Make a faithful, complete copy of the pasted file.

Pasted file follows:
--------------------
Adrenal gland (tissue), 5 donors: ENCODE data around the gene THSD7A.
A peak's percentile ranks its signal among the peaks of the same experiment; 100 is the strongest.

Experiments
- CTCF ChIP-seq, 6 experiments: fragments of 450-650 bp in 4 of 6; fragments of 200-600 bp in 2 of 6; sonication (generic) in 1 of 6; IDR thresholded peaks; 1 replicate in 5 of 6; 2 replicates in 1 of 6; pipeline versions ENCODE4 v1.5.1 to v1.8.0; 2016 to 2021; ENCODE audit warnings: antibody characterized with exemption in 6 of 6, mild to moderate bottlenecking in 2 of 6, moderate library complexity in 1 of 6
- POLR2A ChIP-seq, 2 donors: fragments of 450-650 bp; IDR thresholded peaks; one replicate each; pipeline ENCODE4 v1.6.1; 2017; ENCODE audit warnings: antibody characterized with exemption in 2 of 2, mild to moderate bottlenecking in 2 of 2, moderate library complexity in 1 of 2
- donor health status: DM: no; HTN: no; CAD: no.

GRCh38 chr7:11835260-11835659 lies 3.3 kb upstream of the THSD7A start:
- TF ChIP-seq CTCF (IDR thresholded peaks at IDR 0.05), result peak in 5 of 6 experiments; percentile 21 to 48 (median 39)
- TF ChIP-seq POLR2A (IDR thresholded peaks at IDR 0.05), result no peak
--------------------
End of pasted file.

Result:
Adrenal gland (tissue), 5 donors: ENCODE data around the gene THSD7A.
A peak's percentile ranks its signal among the peaks of the same experiment; 100 is the strongest.

Experiments
- CTCF ChIP-seq, 6 experiments: fragments of 450-650 bp in 4 of 6; fragments of 200-600 bp in 2 of 6; sonication (generic) in 1 of 6; IDR thresholded peaks; 1 replicate in 5 of 6; 2 replicates in 1 of 6; pipeline versions ENCODE4 v1.5.1 to v1.8.0; 2016 to 2021; ENCODE audit warnings: antibody characterized with exemption in 6 of 6, mild to moderate bottlenecking in 2 of 6, moderate library complexity in 1 of 6
- POLR2A ChIP-seq, 2 donors: fragments of 450-650 bp; IDR thresholded peaks; one replicate each; pipeline ENCODE4 v1.6.1; 2017; ENCODE audit warnings: antibody characterized with exemption in 2 of 2, mild to moderate bottlenecking in 2 of 2, moderate library complexity in 1 of 2
- donor health status: DM: no; HTN: no; CAD: no.

GRCh38 chr7:11835260-11835659 lies 3.3 kb upstream of the THSD7A start:
- TF ChIP-seq CTCF (IDR thresholded peaks at IDR 0.05), result peak in 5 of 6 experiments; percentile 21 to 48 (median 39)
- TF ChIP-seq POLR2A (IDR thresholded peaks at IDR 0.05), result no peak